Chicago - When visiting Fez, there is nothing better than exploring it like a local! They know where to go, what to eat, and where get the best desserts and milkshakes in town. Many stereotypical Fassi families still consider eating out as a cultural “taboo.”
Chicago – When visiting Fez, there is nothing better than exploring it like a local! They know where to go, what to eat, and where get the best desserts and milkshakes in town. Many stereotypical Fassi families still consider eating out as a cultural “taboo.”
Many avoid eating street food for fear of negatively reflecting on their family—or their “Hdaga,” a Moroccan cultural concept specifically geared towards women. It entails certain cultural norms including, but not limited to cooking, cleaning and decorating…basically being the best at keeping one’s home and family.
Nevertheless, the younger generation has defied this set of norms, and has grown up eating in the street from shops, street carts, and historic local restaurants. Morocco’s street food is one of the best in the world—the aromas, tastes, and colors of the various street food dishes makes you anxious to try everything, and to live the full Moroccan experience.
In this list, I describe the best sanitary, delicious, and affordable places to eat in Fez. Whether you are deep in the old Medina, by the Fez train station, or around Mohammed V Avenue, I will guide you through the best local street food joints in Fez, where locals munch on some of the best food that Fez has to offer.
From breakfast to street soup carts, to late night Kabobs and Sandwiches, this list will give you a truly authentic taste of Fez.
Fez Vegan Fava Bean Soup – Bisara
Jaame3 Moul “Bisara”: This restaurant is one of the local favorites, serving the traditional “Bisara”—Moroccan fava bean soup. This shop has stood in the same spot for more than a century.
The story goes that the current owners’ grandfather, who opened the shop in the 1900’s, took a bag of fava beans with him on the pilgrimage. He cracked barley with the beans on the pilgrimage, and served the soup free of charge to his fellow pilgrims in exchange for blessings.
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For five generations, the shop has been standing at top of Talaa Lakbira Street by the historic Bab Boujloud. The owner still slow-cooks the breakfast soup in the same way: overnight on a traditional, wood-burning stove to serve it to his clients who arrive for the soup at dawn, just like his grandfather had done many years before.
The winter is the most popular time for the traditional soup, and sometimes if you arrive later than 9:00 A.M the delicious bean soup will already be sold out. For generations, Jaame3’s Bisara has been the perfect destination for thousands of Fassi’s, and everyone from the nearby Berber villagers, to wealthy merchants, workers, and travelers from around the world. The tiny shop accommodates about 8 people with 10 others scattered around the tiny step door.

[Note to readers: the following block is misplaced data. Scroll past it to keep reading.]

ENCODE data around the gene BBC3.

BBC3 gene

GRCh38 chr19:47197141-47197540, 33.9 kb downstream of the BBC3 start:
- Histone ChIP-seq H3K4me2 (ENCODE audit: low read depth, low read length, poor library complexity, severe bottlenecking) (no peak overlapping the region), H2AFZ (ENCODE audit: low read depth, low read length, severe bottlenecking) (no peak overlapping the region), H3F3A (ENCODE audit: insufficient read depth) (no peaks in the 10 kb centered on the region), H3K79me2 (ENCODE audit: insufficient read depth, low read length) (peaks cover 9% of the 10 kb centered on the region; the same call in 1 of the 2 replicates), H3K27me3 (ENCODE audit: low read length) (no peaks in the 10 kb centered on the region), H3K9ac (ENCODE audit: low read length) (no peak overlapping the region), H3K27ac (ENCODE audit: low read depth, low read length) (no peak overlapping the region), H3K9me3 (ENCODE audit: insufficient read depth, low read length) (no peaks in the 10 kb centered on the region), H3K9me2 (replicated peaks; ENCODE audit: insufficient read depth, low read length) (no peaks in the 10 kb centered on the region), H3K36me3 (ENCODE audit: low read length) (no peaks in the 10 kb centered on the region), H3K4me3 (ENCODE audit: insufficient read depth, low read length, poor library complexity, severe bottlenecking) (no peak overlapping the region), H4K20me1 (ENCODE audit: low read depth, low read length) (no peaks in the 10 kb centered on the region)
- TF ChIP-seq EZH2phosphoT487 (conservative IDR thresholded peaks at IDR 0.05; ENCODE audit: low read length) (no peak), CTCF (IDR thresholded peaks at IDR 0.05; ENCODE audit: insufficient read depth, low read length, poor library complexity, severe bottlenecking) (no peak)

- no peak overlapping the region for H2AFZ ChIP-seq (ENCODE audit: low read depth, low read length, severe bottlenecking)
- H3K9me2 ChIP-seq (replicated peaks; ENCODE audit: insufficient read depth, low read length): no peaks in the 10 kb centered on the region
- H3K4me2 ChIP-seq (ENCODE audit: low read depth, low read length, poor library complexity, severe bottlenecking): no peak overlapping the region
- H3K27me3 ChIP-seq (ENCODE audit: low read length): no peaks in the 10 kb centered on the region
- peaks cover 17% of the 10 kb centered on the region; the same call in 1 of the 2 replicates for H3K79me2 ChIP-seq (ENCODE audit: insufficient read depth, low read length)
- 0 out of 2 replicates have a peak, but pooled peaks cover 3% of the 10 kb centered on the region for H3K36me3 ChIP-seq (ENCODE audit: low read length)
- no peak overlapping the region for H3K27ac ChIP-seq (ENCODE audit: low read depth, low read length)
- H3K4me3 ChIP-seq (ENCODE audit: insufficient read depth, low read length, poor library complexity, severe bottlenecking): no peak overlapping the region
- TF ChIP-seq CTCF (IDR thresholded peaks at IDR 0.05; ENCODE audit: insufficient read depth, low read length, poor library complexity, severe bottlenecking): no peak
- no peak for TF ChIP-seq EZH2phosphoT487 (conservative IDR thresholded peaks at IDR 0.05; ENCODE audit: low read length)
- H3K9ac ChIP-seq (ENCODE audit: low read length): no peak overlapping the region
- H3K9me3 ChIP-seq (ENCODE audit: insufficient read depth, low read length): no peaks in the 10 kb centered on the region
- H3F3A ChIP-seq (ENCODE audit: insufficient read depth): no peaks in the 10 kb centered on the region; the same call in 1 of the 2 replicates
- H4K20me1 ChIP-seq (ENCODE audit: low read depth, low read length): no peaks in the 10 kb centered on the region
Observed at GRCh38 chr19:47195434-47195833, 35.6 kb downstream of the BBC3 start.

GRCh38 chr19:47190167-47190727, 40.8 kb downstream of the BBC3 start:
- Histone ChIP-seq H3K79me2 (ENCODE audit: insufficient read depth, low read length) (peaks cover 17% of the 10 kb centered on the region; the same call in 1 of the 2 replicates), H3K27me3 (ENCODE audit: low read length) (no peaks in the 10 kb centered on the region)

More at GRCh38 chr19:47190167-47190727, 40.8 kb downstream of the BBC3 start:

In Morocco, Bisara soup is a favorite among mountain people and it is also a popular soup in the north near the Riff Mountains. The soup is cooked on wood overnight with garlic, cumin and olive oil for seasoning. It is usually served with bread and extra olive oil, cumin and red-hot peppers for those who like a little more spice. Many bring fresh mint tea bags, or spiced pickled green olives from the nearby shops to accompany their bowl of Bisara.
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Jamme3’s reputation extends past the walls of the historic old Fez Medina to the entire country, as travelers and merchants take bowl’s of Bisara on the road across Morocco as far as Ouarzazate, in the middle of the Moroccan Sahara Desert.
Fez Best Desserts, Fresh Juices, Milkshakes and pastries: Haj Abdullah Belmelih “Mamou”
Since 1941, Haj Mamou has been making and serving the best juices and milkshakes within the walls of the Fez Medina. Every time he greets you with his lovely smile, he proudly displays the pictures of the three Kings he has lived and worked under in the main wall of his shop.
For generations, Haj Mamou’s has been a hallmark of Rue Boutouil, located near the famous Moulay Idriss Mausoleum. Haj Mamou’s natural fresh desserts, fruit juices, and milkshakes include flavors like almond, raisin, banana, and avocado.
In addition, Haj Mamou serves some traditional Moroccan desserts and pastries to accompany your drink. While you are waiting for your drink, El Haj Mamou will usually offer you a sample taste of other drinks that he prepares, or a selection of delicious Fez sweets such as Kaab Ghazal, an almond filled cookie.
I have have vivid memories of drinking those milkshakes with a signature bowl of ice cream—a tradition that distinguishes Haj Mamou’s shakes and juices, and makes them especially memorable and unique. If you find yourself near Moulay Idriss Mausoleum next time you visit Fez, stop by Haj Mamou for some of the best desserts in Fez, and some of the best and natural milkshakes this imperial city has to offer.